Everywhere you turn, someone is trying to sell you something. Often, the pitch is that spending some money with them now will "save" you lots more later. When even the honest suppliers are as hungry as they are in today's economy, it isn't easy to separate honest over-the-top sales pitches from the outright scams. And travel "clubs" are among the most problematic "opportunities" dangled in front of you. A reader who was considering a pitch asked:
"How can I tell if this travel club offer is legitimate?"
Clearly, if someone could hand you a reliable "scam-meter," you'd have no problem. Sadly, nobody has such a meter, and so you often find it hard to tell the difference. Although I can't provide a foolproof answer, either, you can at least ask some questions.
What Kind of Travel Club Is It?
That's not as easy to answer, you might think—travel "clubs" come in a range of sizes and styles:
The problem club operations are those that ask for big bucks in up-front "membership" fees, on the promise that "members" will get great deals in the future.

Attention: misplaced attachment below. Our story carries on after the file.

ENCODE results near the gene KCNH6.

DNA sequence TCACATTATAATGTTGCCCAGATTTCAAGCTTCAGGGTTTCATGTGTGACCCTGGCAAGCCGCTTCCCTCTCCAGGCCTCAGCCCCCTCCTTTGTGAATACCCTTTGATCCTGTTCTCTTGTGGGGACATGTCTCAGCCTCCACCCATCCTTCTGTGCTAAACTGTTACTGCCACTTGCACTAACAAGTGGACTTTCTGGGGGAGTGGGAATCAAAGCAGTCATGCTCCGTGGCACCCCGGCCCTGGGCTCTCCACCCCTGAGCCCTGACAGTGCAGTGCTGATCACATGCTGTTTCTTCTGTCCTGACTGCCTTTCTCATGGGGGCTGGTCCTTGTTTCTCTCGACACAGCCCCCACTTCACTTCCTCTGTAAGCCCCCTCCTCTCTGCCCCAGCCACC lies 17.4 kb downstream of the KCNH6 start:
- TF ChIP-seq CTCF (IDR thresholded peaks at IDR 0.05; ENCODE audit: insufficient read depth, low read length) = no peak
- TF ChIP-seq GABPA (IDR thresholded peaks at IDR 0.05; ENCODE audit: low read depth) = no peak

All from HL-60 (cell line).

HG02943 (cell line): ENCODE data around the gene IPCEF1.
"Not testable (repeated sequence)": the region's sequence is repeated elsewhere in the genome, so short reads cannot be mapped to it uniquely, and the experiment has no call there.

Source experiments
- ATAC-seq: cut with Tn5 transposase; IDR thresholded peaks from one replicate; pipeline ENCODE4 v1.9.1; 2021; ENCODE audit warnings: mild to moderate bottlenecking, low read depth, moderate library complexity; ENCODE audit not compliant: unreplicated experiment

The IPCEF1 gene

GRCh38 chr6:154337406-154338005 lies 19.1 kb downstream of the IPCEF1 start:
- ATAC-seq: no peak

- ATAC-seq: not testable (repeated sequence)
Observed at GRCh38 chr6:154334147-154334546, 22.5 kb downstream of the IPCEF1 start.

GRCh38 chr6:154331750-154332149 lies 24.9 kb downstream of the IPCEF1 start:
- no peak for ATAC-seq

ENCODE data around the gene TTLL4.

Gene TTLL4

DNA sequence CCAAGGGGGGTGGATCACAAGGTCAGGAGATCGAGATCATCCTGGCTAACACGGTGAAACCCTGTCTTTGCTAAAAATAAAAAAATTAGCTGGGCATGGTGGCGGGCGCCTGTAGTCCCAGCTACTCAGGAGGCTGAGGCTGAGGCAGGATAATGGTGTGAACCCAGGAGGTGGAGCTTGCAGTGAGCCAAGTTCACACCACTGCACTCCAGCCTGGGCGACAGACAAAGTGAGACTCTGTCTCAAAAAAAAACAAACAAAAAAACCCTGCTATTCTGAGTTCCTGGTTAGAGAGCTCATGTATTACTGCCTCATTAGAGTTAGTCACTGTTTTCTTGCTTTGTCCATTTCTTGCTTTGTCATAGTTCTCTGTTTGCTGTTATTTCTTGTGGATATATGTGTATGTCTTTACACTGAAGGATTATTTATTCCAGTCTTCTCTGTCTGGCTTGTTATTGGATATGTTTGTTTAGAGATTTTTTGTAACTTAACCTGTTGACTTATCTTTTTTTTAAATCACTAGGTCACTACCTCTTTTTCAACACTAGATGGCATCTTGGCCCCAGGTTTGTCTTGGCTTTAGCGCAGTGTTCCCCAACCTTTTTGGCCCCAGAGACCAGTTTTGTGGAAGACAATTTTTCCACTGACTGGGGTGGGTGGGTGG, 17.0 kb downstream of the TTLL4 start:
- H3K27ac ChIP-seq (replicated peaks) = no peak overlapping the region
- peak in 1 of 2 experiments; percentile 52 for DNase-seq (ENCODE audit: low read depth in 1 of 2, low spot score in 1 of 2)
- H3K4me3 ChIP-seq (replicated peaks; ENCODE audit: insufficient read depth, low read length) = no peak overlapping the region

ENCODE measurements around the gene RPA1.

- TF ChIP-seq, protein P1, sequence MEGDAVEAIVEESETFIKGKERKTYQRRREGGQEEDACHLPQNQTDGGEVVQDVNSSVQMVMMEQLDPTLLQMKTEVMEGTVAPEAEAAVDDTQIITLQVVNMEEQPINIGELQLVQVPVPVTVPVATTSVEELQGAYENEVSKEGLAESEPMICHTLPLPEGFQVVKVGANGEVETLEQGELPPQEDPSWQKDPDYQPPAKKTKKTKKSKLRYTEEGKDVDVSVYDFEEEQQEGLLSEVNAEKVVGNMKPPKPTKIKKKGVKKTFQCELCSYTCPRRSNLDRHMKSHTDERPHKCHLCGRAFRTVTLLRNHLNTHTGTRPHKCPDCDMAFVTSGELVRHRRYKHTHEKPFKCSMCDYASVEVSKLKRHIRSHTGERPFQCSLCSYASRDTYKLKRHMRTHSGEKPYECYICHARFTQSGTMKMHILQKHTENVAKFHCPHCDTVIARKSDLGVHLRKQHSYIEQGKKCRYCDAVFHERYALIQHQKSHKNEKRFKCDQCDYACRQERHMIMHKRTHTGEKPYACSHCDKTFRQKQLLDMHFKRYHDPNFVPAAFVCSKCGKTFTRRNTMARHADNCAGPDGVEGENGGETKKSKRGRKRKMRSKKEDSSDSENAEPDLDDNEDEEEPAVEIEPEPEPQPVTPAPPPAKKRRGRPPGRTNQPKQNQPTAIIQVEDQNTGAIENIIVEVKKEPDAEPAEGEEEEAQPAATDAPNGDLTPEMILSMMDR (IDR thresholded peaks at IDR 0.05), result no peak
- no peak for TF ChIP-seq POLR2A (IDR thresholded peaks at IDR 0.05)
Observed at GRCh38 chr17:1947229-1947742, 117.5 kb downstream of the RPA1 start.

What Do I Get for the Money?
In a base timeshare proposition, what you actually buy is a one-week "interval" (or set of intervals) at a specified resort, usually with automatic membership in an exchange operation that allows you to exchange your interval with others of equivalent value or classification. Check the fine print on the exchange, especially for limitations on how you can use your exchange "points." In other promotions, all you get is a glowing promise of really great prices—which may remain nothing but glowing promises.
What Is My Ongoing Obligation?
In most timeshare-based clubs, your buy-in is only the start. You're also on the hook for various monthly/yearly "maintenance" payments and assessments. And the operator typically reserves the right to increase these payments without your approval or right of refusal.